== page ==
• Ensure continuity of design, colours, fonts and style across all your promotional materials; both online and offline.
Hopefully, this will help your organisation to become recognisable as a brand and to create the desired image of your community group; perceived by those who come across it.
4. Cost effective contacts
It’s likely that, as a community group, you’ll always be thinking of the most cost effective ways to promote your service or activities. It may sound obvious, but take the time to consider all those who have links to your organisation and think how they may be able to help.
Whether that’s the wife of a group member who happens to work at the local newspaper or a contact at a supporting organisation who sends you regular e-bulletins, find out what promotional materials or editorial platforms you may be able to tap into.
If their audiences or colleagues may have an interest in your organisation, it’s certainly worth exploring any opportunities for publicity. Company newsletters or publications, staff emails, intranet news boards, or even local events – you’ll find there’s many channels to explore for a bit of coverage or presence, especially if you start by using your existing contacts. Remember to keep a contact database and keep details of any associated publication dates, deadlines and distribution figures so that you can plan when to send over any news or promotional information and you are aware of how many people are likely to have access to this.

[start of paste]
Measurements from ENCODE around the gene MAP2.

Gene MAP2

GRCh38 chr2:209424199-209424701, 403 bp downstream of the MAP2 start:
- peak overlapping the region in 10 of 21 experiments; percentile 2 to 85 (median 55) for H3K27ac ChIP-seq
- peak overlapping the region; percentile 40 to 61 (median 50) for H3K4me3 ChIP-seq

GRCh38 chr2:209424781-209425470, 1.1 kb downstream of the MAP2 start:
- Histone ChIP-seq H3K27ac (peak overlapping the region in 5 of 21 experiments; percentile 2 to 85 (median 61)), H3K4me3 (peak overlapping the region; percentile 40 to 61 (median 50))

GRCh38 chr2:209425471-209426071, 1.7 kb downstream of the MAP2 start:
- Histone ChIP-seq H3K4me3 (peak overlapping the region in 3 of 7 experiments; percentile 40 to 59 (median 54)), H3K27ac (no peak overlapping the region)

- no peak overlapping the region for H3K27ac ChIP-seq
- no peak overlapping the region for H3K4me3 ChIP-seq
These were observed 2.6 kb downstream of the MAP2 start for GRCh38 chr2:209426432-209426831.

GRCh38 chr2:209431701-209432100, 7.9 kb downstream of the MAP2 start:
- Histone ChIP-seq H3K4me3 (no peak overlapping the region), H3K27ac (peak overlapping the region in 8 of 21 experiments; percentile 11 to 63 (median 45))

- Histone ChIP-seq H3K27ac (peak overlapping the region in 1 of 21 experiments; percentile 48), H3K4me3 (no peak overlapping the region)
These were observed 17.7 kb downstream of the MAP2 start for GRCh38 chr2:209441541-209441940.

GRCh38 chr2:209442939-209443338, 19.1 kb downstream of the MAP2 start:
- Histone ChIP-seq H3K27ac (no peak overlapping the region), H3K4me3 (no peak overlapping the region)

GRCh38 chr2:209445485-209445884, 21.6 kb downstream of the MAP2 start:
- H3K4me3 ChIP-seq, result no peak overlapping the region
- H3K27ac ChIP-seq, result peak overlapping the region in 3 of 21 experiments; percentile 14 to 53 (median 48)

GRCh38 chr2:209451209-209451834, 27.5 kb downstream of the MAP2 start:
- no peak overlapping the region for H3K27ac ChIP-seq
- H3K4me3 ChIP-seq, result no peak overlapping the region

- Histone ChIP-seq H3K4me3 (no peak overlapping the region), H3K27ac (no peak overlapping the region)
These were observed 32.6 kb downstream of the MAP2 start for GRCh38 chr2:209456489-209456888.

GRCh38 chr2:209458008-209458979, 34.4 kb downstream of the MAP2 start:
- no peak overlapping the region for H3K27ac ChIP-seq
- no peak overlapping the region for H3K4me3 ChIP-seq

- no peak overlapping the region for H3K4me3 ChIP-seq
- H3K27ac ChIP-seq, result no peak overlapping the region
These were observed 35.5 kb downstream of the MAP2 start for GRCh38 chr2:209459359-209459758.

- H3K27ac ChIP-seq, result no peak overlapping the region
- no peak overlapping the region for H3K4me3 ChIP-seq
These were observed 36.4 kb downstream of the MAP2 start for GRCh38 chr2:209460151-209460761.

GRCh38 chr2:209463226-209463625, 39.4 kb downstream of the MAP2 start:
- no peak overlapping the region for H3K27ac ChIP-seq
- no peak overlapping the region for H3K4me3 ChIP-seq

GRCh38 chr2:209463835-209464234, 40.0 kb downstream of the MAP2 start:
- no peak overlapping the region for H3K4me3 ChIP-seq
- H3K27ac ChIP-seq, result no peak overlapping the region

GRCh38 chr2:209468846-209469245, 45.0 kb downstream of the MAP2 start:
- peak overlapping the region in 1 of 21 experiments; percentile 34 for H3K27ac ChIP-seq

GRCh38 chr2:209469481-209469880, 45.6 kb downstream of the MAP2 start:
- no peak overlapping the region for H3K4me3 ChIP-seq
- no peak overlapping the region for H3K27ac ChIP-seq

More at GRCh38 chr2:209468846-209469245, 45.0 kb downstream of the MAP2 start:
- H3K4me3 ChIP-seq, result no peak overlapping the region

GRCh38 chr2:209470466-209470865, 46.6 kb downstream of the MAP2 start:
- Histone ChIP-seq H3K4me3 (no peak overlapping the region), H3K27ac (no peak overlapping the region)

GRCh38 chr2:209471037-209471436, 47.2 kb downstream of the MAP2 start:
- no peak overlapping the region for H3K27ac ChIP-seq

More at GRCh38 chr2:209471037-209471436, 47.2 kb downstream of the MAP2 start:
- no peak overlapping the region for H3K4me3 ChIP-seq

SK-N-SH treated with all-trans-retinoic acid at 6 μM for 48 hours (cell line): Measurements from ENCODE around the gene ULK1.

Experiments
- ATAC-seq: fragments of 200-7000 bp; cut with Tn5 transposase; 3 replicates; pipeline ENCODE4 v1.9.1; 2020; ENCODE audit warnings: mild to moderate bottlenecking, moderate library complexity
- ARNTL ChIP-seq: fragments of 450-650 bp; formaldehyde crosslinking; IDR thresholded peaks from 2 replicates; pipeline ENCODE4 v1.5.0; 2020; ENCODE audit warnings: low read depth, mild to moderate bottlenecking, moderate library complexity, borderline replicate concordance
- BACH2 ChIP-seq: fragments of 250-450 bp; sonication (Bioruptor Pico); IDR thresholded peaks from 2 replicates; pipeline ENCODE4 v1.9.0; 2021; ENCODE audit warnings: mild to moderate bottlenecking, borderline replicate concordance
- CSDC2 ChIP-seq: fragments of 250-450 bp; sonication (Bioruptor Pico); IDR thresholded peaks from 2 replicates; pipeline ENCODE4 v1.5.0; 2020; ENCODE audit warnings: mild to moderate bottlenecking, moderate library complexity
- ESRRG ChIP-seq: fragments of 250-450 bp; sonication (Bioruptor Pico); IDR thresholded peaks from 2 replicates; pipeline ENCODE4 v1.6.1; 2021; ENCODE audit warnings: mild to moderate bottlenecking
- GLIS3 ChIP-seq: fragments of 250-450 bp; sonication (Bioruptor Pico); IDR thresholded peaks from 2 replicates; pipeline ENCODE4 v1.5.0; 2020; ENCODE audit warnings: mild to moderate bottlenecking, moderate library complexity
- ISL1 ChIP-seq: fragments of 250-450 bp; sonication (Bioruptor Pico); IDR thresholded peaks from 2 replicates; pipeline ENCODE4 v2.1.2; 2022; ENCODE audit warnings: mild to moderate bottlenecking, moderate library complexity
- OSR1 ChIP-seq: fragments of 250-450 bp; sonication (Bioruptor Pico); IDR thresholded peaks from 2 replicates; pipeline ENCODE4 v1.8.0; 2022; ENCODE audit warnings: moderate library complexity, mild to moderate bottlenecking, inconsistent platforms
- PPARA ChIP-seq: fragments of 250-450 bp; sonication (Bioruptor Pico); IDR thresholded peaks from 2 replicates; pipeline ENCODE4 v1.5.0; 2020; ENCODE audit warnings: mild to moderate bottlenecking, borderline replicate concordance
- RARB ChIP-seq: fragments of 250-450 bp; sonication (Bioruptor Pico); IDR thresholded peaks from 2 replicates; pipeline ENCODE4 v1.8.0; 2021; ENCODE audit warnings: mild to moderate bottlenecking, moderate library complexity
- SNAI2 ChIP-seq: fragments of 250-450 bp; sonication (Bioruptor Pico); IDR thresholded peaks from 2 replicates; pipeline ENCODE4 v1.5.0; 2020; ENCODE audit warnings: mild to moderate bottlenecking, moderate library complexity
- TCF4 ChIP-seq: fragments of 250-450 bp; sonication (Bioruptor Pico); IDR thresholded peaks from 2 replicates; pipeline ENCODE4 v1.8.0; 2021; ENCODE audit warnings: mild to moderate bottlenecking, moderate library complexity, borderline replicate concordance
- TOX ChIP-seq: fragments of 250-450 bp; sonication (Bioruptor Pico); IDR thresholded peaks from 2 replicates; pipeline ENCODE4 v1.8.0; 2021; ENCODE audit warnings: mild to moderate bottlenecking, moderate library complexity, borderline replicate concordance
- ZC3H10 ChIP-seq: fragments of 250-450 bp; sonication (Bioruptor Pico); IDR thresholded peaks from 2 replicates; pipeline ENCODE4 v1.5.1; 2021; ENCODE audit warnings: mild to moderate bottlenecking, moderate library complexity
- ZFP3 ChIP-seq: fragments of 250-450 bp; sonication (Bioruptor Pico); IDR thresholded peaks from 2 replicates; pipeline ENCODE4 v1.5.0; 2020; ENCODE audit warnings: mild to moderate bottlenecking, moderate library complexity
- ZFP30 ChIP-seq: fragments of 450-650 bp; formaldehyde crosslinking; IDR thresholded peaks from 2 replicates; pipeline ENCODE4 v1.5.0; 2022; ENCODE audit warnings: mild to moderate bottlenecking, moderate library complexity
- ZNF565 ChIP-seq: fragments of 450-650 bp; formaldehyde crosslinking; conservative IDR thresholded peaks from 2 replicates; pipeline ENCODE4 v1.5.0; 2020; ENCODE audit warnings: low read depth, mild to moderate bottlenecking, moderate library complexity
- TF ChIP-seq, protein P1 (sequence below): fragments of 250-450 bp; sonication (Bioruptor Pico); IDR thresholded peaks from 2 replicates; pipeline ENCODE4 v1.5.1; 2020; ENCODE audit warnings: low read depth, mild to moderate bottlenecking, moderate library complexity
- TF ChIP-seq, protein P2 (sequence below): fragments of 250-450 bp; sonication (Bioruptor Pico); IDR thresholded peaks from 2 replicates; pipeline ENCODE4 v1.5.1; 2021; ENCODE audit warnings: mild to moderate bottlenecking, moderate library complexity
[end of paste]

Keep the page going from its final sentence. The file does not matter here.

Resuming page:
Promotional coverage aside, don’t forget to consider if any of your other contacts may be able to offer training or funding support. Assistance in these areas will strengthen and grow your community group as an organisation, not to mention, provide you with further opportunities for publicity.
5. Plan, share, use and review
If you have taken the time to look at how you may improve your marketing and communications, your next step is to form some sort of marketing plan that you can then share with the rest of your team. Personally, I like to create a marketing strategy document and a separate marketing action plan. With a marketing strategy document, I tend to compile this so that it is set out as a business document that could be shared with any chosen stakeholders. It’s a detailed document that can include your aims and objectives, brand considerations, key messages, your target audiences, a SWOT analysis, suggestions for marketing and communication activity and any budget considerations. It can be useful to refer to if you need to focus on specific areas or even to aid with your planning for new projects.
A marketing action plan can then be created to use alongside the marketing strategy. In the marketing action plan, suggested actions can be scheduled over a given period, tasks can be allocated to individuals, and progress monitored. However you choose to structure and present your marketing plan, it’s important to share it with your team and to try your best to action what you can. Plans are there to guide and to use but always try to review your marketing and communications efforts along the way. If certain marketing actions are not proving to be effective for your community group, then you know not to include them in your future plans.
Social media should feature in your marketing plan as this channel of communication is important for any community group. It may prove helpful to create a separate social media marketing strategy that compliments the rest of your marketing strategy and can be easily referred to, especially by those who will actively communicate your work through social media channels.
If you would like support with your group’s marketing, why not call upon the free expertise of Sported’s volunteers, through either our Light Touch or Mentoring placement service. For more info, please contact firstname.lastname@example.org